Here are reasons NOT to top a Tree.
- Topping causes Decay
- Topping is Expensive
- Topping creates Hazards
- Topping causes Stress
- Topping can lead to Sunburn
- Topping makes Trees look unsightly
Alternatives to Topping
If you feel a Tree must be topped, there are other methods to control the height and spread. We have recommendations for doing so; by pruning branches back to their point of origin and if a limb has to be shortened, it should be cut back to a lateral branch that is large enough to assume the terminal role. A rule of thumb is to cut back to a lateral that is at least one-third the diameter of the limb being removed. This type of branch/limb reduction will at least help preserve the natural shape of a Tree. Our Certified Arborists can ensure that your tree will still look attractive and under control.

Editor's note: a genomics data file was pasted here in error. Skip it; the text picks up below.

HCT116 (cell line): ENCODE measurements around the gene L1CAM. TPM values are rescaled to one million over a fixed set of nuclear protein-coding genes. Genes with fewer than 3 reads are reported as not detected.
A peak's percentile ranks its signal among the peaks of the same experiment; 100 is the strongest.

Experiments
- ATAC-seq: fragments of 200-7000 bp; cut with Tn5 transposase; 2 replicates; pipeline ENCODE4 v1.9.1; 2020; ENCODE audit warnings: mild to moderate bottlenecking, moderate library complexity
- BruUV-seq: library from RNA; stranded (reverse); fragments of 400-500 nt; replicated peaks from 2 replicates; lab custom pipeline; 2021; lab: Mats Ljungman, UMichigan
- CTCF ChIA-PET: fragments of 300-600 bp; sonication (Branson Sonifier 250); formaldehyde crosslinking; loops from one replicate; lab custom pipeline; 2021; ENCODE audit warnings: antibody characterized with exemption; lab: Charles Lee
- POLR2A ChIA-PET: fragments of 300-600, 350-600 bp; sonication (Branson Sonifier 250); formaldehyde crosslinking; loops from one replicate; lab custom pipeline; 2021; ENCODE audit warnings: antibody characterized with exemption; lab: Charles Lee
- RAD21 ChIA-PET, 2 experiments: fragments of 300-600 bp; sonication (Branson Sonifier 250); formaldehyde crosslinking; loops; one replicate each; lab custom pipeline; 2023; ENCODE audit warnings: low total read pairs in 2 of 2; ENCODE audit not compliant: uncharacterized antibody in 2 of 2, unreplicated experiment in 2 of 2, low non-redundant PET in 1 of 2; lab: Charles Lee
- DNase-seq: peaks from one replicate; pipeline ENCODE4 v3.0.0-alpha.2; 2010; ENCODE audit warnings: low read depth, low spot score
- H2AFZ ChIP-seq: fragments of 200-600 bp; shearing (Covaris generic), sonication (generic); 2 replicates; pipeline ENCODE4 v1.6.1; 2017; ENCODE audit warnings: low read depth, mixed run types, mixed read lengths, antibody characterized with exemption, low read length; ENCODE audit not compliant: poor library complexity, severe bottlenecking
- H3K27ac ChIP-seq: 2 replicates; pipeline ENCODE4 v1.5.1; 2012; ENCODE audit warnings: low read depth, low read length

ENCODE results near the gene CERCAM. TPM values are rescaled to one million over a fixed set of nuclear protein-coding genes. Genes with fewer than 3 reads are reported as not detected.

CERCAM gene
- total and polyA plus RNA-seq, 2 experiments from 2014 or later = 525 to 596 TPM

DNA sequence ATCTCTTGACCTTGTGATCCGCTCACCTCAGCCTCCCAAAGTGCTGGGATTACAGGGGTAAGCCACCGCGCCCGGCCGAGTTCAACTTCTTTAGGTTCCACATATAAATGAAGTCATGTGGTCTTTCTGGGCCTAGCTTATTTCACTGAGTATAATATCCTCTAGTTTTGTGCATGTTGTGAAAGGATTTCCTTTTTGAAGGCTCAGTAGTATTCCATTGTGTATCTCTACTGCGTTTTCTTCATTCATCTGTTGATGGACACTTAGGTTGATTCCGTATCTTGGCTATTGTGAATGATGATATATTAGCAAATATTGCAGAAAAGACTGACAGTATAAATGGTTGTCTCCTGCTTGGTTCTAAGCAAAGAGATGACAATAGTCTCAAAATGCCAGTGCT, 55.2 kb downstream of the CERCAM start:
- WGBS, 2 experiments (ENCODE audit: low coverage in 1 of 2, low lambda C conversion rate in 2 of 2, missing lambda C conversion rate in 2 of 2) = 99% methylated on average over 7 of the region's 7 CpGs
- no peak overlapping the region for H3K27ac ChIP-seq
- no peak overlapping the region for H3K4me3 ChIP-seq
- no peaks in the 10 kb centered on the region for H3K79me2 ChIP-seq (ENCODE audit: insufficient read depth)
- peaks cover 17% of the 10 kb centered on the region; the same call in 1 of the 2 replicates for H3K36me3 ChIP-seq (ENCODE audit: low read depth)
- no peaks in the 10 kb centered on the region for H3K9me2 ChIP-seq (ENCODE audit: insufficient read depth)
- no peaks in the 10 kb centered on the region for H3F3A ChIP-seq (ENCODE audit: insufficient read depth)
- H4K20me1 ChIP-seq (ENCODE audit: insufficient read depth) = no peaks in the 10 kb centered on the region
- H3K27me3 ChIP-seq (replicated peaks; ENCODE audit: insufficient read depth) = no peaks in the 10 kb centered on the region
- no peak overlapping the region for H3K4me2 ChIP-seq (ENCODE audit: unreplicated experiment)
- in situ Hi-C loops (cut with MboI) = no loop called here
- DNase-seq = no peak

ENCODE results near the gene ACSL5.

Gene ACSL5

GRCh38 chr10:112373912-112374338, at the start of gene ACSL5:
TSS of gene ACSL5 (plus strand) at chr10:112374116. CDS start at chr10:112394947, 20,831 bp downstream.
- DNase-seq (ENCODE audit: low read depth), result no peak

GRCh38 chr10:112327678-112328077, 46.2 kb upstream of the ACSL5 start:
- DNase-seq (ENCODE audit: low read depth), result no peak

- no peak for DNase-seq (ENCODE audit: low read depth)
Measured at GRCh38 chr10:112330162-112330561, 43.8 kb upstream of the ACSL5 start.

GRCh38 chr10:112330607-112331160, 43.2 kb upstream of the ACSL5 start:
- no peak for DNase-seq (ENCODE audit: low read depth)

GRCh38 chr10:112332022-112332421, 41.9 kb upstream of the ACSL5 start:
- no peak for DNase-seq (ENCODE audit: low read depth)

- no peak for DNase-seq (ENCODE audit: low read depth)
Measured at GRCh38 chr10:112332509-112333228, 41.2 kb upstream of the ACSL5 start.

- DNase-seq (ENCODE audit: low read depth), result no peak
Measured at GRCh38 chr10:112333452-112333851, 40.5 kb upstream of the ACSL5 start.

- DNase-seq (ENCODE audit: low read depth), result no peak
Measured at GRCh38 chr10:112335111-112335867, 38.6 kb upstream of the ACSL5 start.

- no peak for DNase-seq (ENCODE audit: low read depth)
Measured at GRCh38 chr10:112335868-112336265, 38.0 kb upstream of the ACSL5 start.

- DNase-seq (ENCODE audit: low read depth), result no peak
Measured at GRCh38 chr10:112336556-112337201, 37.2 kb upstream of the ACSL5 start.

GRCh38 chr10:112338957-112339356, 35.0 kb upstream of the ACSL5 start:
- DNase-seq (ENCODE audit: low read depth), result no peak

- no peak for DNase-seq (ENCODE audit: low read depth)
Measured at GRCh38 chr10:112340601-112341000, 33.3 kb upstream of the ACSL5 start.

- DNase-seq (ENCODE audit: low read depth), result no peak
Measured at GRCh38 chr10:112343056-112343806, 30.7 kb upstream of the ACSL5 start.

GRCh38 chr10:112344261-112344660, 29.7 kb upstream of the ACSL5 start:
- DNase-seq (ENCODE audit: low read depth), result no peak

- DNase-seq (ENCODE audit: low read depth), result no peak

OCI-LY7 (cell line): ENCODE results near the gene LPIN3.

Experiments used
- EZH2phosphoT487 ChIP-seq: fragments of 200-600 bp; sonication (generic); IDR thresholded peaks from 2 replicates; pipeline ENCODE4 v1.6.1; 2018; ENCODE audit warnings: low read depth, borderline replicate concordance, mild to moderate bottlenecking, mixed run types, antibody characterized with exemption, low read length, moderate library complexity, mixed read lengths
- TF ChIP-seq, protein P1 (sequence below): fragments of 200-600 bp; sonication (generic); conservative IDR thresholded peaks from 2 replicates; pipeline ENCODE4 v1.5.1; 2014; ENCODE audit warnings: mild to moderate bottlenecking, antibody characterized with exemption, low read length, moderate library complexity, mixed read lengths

Proper pruning is vital for the development of a tree with a strong structure and desirable form. A tree which receives the appropriate pruning technique when it is a juvenile will require little corrective pruning as it matures. Improper pruning practice could cause damage that lasts the life of a tree. Trees do not heal the way people do. When a tree is wounded, it must grow over and compartmentalize the wound, this wound will stay contained within the tree forever. Each cut has the potential to change the growth of a tree and leave it susceptible to disease, breakage and insects. It is important to note, we must prune with a purpose; to remove dead or diseased wood, provide clearance or improve the structure of a tree. Selecting what and where to prune involves an understanding of basic tree biology, proper tools, and a talented eye. Our Certified Arborists know where to make the proper cut, so your trees remain healthy.
Lack of Water